- June 22, 2016
- Posted by: platformspecialists
- Category: EPMA, Hyperion EPM, Hyperion Planning
A Piece of Pie
Financial planning and budgeting is the act of forecasting future financial performance and is a vital process for every company, big and small. Oracle provides a mechanism to improve the financial planning process using the Oracle Hyperion Planning tool set. Through Hyperion Planning, a company can create applications and processes that consolidate data, run business logic, and generate forecasts based on historical reference data and future assumptions.
There are two methods for building a Hyperion Planning application – referred to as “Classic” and “EPMA”.
A Classic build is the process of building a single, standalone application in the cloud or in a locally installed version of Hyperion. The alternate method of building an application is through the use of EPMA (Enterprise Performance Management Architect) – a mechanism to share metadata across a suite of Hyperion applications. EPMA is a tool that centrally manages Hyperion application structures and related settings. For example, EPMA can be used for creating centralized account structures that are shared across forecasting and consolidation applications.
The sweet thing about building in EPMA is that it makes things easy – as easy as pie.
In what can only be described as a happy coincidence, building a Planning app is a lot like a building a pie, a pie where the tin is made of EPMA, with a flaky Essbase crust and a filling consisting entirely of data.
Seating the Data: Artisanal Pie Tin
As Planning pie makers, we want to make sure that our app comes out structured in a way that’s valuable to the user. This why, like any artisanal shop, we handcraft everything – even the pie tin.
We create the perfect pie tin to structure our app using EPMA.
EPMA is where we define the application’s structure, either by creating it manually or importing a hierarchy into the shared library. There are staple hierarchies that we’ll see again and again, like an account dimension, which holds a company’s chart of accounts, or an entity dimension, that might represent a company’s reporting structure. Additional dimensions will appear based on the needs of the business.
Once we’re happy with our structure, we can create and deploy our application. At this point, the tin is popped out of its mold and is ready for duty. If we want to make changes to the structure of the Planning app, we would make the changes in EPMA and then re-deploy the application. This will replace our old pie tin with a new pie tin, comprised of our new structure.
In this case we are going to move forward using our tin (EPMA structure) to make a Planning pie (application).
Rolling Out the Crust: The Move to Planning
Empty pie tins are significantly inferior to full pie tins. This is a universally accepted truth.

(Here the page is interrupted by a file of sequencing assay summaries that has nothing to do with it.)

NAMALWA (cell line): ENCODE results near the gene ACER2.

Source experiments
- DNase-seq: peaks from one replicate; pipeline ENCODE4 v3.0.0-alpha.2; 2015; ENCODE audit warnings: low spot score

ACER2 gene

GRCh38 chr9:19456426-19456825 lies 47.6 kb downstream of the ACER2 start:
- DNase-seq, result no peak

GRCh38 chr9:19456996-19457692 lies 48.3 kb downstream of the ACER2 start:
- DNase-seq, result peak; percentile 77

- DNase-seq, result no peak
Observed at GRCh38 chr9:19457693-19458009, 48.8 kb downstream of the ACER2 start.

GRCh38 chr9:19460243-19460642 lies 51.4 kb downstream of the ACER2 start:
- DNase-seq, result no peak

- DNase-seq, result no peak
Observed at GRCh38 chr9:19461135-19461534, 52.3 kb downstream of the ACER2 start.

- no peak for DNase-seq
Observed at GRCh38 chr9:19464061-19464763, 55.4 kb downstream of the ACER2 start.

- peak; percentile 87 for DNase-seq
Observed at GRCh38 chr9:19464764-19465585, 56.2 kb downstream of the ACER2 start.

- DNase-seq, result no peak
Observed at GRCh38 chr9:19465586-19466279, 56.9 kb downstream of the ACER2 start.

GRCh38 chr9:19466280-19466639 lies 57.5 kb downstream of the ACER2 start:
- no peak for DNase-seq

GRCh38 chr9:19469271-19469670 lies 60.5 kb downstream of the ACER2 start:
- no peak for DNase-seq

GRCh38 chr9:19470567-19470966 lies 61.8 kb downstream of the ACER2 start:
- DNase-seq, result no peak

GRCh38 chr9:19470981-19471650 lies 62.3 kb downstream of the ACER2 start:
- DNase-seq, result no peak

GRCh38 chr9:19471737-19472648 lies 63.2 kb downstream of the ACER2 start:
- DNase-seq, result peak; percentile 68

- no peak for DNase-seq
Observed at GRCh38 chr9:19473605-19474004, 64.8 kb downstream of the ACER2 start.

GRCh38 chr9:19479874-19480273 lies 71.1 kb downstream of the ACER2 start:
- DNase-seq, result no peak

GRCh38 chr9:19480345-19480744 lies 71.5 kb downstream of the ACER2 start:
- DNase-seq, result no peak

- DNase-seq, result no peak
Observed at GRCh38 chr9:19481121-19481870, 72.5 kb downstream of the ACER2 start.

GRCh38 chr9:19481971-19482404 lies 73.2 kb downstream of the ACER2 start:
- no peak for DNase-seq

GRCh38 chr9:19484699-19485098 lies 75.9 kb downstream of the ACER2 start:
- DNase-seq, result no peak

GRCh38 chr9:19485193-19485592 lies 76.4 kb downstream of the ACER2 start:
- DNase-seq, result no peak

When an application is deployed, EPMA ships the application’s hierarchical structure over to Planning. Planning is the shell of the planning application and acts as the pie crust – everything else will be built on top of it. Naturally, the pie crust will conform to the shape of the pie tin and the structure of the planning app will reflect the hierarchical structures created in EPMA.
With our move to Planning, our pie tin is no longer empty.
Filling the Pie: Loading to Essbase
In addition to pushing to Planning, EPMA also pushes the structures to the Planning application database(s) in Essbase. Essbase is a multi-relational database that houses the data which we’ll use to plan with. When it comes to the next step, Essbase allows us to load our filling or our data into our app.
Now, if it was a real pie, there’d really only be one way to put the filling in: by plopping it in.
However, in Planning, we can do one better. We’ll discuss two options to get data into Planning.
The first method is familiar. Directly inputting data (either via user input in a web form or through an direct load) plops the data directly into the application. However, if we want to modify our data before we load it in, we can use a second, common method that leverages FDMEE. Financial Data Management (Enterprise Edition), or FDMEE, is a Hyperion tool that lets us use mapping and scripts to get our data exactly where we want it before we wrap it in our Planning application and toss it in the oven.
Baking the Pie: Processing Raw Data
When a pie goes into an oven, all sorts of processes happen, such as convection currents and caramelization, to take our filling from raw to delicious.
A Planning app has similar processes to take the raw data we’ve loaded and transform it into something meaningful. These processes are called business rules and calculation scripts. Both of these processes take raw data (drivers and input) and calculate results.
Time to Eat: Presentation
It’s not enough to make a delicious pie. We eat with our eyes and when our users go take a slice of data, we want it to be eye catching and accessible. With an EPMA Planning app, there are three major points of user access:
- Forms, housed in the Planning app, is a pre-sliced pie. Forms are structured web or excel based templates which allow the user to view and input data. The planner sets the data view of the form in order to create a specific functionality.
- Smartview lets you cut the pie any way they want. You can perform ad hoc analysis or open Planning forms in excel where you connect to the Planning app. You can set your preferred view of the data, and submit data back to Essbase.
- Reports, featuring graphs and charts, are generated in a separate Hyperion tool called Financial Reporting Studio (FRS). These standardized reports are like little display pies. Pretty to look at but no touching allowed.
There you have it! A newly made Planning app ready to be put to work!
PIE TIP: When serving the first slice of pie, make three cuts so the slice in the middle comes out perfectly